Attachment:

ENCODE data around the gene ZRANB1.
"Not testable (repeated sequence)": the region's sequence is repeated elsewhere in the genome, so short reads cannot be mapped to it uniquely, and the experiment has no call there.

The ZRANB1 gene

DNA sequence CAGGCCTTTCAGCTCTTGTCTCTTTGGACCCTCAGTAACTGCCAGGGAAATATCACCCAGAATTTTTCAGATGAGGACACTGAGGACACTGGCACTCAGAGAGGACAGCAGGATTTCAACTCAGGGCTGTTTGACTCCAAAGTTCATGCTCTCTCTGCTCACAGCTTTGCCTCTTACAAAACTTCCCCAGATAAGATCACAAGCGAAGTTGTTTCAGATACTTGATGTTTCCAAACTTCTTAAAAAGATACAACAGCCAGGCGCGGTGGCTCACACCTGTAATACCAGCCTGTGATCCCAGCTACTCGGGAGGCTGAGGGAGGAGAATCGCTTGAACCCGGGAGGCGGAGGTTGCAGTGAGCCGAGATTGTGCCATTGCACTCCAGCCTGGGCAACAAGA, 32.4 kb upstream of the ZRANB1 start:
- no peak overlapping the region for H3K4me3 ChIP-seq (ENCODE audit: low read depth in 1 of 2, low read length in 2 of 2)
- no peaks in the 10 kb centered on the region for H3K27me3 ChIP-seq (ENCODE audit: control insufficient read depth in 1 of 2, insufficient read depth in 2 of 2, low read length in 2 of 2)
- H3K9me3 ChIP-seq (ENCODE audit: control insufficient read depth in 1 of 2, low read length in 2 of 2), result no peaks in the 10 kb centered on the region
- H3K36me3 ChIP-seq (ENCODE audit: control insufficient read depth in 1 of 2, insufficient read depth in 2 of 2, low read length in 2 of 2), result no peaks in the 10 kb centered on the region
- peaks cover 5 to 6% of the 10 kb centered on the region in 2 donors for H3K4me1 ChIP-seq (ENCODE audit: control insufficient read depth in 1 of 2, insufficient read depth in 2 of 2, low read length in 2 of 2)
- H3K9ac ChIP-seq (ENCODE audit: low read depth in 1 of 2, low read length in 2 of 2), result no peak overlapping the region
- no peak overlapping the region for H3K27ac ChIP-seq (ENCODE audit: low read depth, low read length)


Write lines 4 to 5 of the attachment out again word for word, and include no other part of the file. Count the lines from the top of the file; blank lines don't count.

DNA sequence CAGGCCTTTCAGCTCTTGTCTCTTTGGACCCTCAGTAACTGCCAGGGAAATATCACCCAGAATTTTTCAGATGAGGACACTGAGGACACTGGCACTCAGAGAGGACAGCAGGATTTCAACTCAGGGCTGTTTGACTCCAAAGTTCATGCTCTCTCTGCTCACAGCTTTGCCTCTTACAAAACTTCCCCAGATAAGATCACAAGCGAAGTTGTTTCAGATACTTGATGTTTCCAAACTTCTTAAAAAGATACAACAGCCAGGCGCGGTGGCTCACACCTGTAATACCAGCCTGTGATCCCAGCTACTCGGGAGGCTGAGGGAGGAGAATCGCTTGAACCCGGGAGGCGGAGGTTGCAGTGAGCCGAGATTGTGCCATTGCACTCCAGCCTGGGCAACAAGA, 32.4 kb upstream of the ZRANB1 start:
- no peak overlapping the region for H3K4me3 ChIP-seq (ENCODE audit: low read depth in 1 of 2, low read length in 2 of 2)